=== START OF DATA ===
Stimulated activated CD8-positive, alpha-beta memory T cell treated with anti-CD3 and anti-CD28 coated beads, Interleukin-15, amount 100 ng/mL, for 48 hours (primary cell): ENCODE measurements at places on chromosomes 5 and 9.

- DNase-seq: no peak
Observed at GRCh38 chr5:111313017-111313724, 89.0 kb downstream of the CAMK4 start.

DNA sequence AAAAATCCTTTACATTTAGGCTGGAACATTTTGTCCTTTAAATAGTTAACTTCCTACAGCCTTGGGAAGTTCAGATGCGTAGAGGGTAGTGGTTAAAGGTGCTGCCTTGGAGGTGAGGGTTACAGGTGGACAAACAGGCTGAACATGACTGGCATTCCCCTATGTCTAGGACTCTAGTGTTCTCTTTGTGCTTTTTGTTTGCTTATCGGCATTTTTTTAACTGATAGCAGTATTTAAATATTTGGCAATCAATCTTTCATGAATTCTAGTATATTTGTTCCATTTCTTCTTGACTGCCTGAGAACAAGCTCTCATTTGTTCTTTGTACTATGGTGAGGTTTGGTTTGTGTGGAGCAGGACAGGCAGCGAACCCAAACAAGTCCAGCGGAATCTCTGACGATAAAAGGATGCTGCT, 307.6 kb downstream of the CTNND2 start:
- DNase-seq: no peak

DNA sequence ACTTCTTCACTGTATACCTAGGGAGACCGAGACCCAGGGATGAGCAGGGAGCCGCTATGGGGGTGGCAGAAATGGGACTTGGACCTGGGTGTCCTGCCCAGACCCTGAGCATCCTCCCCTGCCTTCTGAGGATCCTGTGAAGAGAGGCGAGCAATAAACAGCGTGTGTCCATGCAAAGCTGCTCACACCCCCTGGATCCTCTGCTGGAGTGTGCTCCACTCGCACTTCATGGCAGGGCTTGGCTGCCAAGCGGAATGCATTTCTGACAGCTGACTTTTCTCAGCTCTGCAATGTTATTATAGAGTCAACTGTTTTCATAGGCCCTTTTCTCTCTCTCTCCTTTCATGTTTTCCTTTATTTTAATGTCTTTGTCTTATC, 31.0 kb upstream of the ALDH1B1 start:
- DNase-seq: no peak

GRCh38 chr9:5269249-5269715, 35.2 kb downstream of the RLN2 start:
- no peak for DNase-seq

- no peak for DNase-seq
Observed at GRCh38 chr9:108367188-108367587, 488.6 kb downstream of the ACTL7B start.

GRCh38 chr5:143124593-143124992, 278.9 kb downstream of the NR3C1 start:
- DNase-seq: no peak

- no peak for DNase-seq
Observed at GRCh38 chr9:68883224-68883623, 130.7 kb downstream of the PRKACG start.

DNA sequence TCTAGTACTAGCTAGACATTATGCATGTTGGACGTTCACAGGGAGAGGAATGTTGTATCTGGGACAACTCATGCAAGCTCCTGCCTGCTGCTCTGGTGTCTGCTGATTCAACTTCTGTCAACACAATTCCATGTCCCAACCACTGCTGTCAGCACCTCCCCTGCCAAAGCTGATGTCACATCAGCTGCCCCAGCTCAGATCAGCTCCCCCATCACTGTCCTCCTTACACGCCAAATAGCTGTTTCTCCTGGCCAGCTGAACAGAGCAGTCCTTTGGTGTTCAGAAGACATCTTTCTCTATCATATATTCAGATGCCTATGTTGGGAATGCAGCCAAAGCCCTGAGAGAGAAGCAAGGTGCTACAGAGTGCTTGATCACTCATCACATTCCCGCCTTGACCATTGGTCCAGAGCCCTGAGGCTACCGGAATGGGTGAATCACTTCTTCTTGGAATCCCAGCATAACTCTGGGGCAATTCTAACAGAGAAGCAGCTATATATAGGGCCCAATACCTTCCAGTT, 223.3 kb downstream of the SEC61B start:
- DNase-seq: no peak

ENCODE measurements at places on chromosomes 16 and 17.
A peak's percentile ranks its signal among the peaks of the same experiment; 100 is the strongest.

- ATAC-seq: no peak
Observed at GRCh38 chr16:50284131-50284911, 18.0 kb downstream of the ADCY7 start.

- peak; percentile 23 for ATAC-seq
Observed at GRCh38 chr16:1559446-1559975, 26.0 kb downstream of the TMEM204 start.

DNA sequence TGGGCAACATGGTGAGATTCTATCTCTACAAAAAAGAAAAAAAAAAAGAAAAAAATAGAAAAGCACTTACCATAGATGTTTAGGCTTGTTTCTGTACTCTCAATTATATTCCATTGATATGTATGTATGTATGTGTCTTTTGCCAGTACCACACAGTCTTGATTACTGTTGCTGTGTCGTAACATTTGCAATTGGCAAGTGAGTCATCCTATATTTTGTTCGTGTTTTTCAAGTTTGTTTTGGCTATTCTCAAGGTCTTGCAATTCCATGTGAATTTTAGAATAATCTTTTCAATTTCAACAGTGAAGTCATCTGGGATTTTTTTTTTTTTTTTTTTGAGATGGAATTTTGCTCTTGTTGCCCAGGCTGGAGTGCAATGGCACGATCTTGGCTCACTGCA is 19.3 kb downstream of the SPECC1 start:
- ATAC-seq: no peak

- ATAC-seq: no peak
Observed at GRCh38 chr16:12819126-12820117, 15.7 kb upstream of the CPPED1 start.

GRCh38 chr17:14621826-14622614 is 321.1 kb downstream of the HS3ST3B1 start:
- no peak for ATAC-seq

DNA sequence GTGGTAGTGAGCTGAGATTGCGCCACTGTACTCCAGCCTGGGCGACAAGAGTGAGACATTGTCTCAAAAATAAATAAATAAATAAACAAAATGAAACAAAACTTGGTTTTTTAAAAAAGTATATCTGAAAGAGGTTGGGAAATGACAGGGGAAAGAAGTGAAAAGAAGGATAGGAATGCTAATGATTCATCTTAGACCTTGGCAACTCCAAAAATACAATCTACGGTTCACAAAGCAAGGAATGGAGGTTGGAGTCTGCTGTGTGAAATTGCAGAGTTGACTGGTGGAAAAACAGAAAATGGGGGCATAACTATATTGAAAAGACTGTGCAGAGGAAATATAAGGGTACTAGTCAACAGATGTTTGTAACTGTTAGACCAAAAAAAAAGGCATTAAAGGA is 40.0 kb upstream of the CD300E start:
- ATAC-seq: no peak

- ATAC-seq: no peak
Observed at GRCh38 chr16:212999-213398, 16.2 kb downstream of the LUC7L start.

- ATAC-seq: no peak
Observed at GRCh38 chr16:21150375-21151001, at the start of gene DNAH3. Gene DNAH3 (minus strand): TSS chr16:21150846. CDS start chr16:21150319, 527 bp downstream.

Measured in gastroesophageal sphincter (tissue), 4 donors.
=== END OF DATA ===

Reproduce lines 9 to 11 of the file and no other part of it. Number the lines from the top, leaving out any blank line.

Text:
- no peak for DNase-seq

- no peak for DNase-seq
Observed at GRCh38 chr9:108367188-108367587, 488.6 kb downstream of the ACTL7B start.